Adding central log to aluminium pontoon for inboard diesel, straight shaft

Discussion in 'Boat Design' started by yodani, Jan 13, 2011.

  1. yodani
    Joined: Nov 2010
    Posts: 190
    Likes: 1, Points: 18, Legacy Rep: 16
    Location: Danube Delta

    yodani Senior Member

    Hi there,

    I am about to buy a couple of used 24 feet long aluminium pontoon boats at a great price and I thought of modifying one of them. The idea is to fit it with a diesel inboard and a normal shaft but keep the low draft of the sterndrive or outboard engine.

    I was thinking of designing a central log, big enough to accommodate the diesel engine (a 3-4 cylinder 50-60 hp). The problems I need to solve are:

    1. Shape of the log - and here I was thinking of designing a log somehow looking like the Rescue Minor boat - I found a smaller model here -
    http://www.boatdesign.net/forums/boat-design/how-design-outboard-atkin-seabright-skiff-16643-3.html see post 37.
    that would fit the profile.

    2. Position of the log - I thought of moving the log further back exceeding the transom but the question is how does a shorter log influence the general handling of the pontoon? I know this guys do it for floatability - http://www.pontoonwaterglide.com/PONTOON-BOAT-ACCESSORIES-specifications-Pontoon-Water-Glide.asp but my log will be a bit bigger.

    3. What would be the max prop size for such design considering the shallow draft of the pontoon? Again this is a standard 24'x8.4' pontoon - see picture below.

    Do you have any ideas and suggestions for the shape of this log?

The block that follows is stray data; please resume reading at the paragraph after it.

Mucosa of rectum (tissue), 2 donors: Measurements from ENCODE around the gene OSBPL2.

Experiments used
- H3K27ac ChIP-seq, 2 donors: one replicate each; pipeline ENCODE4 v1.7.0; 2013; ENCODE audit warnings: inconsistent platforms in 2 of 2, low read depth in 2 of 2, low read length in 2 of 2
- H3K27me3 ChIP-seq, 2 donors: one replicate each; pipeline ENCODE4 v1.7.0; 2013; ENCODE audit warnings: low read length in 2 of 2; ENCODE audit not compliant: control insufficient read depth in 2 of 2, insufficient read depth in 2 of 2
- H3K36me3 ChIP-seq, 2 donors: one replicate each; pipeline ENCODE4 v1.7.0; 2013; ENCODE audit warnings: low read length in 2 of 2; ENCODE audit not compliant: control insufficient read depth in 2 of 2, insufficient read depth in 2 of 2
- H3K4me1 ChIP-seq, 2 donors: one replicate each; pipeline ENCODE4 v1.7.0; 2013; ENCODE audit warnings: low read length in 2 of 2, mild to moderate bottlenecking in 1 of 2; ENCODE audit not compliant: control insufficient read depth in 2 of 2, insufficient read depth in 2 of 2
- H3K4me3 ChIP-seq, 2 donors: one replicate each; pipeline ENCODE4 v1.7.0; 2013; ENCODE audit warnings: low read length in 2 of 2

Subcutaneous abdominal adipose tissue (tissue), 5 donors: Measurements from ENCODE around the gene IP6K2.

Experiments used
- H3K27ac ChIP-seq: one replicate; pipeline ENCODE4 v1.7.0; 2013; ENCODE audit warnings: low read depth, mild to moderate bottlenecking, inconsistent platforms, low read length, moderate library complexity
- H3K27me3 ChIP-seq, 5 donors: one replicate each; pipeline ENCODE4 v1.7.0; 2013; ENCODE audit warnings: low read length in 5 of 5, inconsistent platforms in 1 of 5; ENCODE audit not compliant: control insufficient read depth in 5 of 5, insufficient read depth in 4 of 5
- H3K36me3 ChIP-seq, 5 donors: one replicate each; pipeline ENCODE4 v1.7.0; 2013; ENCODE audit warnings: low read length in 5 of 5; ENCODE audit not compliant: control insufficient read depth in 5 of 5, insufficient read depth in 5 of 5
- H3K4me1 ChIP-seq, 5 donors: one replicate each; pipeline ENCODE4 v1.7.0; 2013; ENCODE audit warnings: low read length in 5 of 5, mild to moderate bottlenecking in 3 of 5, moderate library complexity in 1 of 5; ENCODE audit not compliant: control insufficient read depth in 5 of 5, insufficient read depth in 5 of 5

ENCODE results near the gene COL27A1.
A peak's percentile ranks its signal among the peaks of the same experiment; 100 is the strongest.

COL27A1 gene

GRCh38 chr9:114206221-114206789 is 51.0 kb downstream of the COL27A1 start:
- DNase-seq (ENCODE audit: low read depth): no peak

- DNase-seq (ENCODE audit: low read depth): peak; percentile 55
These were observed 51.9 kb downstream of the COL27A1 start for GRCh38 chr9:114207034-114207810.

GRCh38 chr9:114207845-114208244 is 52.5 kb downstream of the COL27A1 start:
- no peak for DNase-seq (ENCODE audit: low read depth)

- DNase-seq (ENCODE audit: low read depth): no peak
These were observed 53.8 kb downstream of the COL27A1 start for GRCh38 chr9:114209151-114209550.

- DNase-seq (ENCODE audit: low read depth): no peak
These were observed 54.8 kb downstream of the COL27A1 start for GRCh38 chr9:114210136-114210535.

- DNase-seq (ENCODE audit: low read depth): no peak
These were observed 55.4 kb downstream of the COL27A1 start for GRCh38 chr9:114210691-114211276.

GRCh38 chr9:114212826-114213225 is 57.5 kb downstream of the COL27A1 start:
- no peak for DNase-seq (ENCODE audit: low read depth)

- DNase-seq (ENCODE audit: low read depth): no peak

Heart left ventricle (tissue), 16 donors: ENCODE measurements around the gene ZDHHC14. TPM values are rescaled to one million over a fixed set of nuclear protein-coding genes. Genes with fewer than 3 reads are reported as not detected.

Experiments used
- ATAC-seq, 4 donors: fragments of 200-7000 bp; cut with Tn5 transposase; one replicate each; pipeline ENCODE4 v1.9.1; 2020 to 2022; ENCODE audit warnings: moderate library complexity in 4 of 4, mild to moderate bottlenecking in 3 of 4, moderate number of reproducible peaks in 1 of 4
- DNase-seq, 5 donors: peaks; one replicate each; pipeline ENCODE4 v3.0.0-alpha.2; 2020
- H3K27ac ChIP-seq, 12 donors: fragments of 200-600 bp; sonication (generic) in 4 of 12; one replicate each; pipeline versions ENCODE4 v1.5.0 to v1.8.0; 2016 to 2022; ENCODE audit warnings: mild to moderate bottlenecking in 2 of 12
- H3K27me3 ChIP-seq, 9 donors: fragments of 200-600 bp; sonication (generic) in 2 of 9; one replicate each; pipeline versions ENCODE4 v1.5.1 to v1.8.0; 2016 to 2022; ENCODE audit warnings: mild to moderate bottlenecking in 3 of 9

Can you say if the presence of the other two logs will influence the prop performance by pushing air underneath the central log?

    Any other viable shapes that would keep the draft shallow ?

    Remember the requirements - diesel inboard with traditional fixed straight shaft. No other fantasies as jets, surface drives, outboards and so on...

    This has to be as simple as possible and relatively inexpensive with low maintenance.

    See you soon...
     

    Attached Files:

  2. gonzo
    Joined: Aug 2002
    Posts: 14,338
    Likes: 618, Points: 123, Legacy Rep: 2031
    Location: Milwaukee, WI

    gonzo Senior Member

    Simple as possible would be the motor in a well that doesn't touch the water and a long enough shaft held by a V strut and the aft end.
     
  3. yodani
    Joined: Nov 2010
    Posts: 190
    Likes: 1, Points: 18, Legacy Rep: 16
    Location: Danube Delta

    yodani Senior Member

    Thanks Gonzo,

    I was thinking about that but I am not sure that is going to work as the diesel engine is twice as heavy as the gas one and there will be float-ability problems plus the prop is not protected. Also I am concern about the boat flexing too much and bending the long shaft. I would have to reinforce the whole thing I guess. I am not aware yet of how fragile these boats are... just thinking in advance.

    I forgot to mention that the boat will travel most of the time at max capacity 12-15 persons so the central log will be needed to compensate the weight of the engine.